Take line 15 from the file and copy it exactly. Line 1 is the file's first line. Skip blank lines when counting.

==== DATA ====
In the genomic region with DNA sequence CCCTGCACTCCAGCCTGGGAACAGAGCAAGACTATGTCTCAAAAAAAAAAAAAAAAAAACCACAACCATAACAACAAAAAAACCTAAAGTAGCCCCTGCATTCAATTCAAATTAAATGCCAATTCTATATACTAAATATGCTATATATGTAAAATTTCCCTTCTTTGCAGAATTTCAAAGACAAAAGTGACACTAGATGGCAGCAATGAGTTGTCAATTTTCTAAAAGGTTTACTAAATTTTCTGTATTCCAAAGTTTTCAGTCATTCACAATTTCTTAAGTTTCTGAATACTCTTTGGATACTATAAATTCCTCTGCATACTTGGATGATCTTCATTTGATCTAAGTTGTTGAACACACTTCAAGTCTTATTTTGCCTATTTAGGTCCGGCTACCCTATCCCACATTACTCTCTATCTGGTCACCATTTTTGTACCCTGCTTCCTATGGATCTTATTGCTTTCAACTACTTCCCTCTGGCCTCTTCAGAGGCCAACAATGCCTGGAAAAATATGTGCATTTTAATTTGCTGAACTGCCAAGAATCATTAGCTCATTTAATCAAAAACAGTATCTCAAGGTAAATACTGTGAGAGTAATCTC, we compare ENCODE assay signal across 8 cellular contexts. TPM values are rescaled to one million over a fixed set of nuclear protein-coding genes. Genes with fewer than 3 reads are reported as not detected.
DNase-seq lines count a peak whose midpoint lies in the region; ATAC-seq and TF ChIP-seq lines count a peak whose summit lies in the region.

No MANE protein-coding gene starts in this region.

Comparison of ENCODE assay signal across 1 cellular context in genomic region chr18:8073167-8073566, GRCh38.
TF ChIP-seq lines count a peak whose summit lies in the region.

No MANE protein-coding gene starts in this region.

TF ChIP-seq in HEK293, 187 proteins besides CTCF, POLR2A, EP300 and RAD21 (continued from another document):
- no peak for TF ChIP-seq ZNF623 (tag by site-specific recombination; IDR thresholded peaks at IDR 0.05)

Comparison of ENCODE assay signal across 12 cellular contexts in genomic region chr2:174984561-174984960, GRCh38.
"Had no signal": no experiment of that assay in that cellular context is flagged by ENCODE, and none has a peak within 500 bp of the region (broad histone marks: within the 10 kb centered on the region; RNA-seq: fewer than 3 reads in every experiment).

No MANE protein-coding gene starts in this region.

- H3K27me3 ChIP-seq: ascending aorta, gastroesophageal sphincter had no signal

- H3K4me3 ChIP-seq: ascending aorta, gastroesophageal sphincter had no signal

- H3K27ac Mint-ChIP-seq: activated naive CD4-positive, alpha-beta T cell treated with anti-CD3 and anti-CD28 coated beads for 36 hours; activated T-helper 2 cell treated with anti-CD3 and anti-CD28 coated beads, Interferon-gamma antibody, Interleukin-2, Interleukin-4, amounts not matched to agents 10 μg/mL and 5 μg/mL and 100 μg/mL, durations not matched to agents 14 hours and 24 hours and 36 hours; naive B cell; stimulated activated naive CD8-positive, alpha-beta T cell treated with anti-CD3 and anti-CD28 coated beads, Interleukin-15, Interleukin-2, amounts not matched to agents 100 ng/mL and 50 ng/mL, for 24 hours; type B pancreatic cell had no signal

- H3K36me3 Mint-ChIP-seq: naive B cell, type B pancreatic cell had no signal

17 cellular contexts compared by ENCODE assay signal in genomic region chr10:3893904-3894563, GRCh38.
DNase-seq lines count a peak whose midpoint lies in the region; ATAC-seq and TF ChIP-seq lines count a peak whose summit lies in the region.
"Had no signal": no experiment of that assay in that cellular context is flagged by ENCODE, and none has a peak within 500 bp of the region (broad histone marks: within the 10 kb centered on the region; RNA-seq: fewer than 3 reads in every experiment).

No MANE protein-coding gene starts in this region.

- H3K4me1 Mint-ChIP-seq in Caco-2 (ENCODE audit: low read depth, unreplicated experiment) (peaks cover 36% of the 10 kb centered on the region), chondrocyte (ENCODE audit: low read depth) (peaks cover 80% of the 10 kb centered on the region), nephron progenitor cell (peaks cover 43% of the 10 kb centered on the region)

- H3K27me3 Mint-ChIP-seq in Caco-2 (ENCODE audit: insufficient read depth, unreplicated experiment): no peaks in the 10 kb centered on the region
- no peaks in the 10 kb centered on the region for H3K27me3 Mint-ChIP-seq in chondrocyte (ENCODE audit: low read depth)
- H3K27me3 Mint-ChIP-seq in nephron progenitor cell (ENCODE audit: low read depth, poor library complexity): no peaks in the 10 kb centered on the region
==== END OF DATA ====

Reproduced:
- H3K36me3 Mint-ChIP-seq: naive B cell, type B pancreatic cell had no signal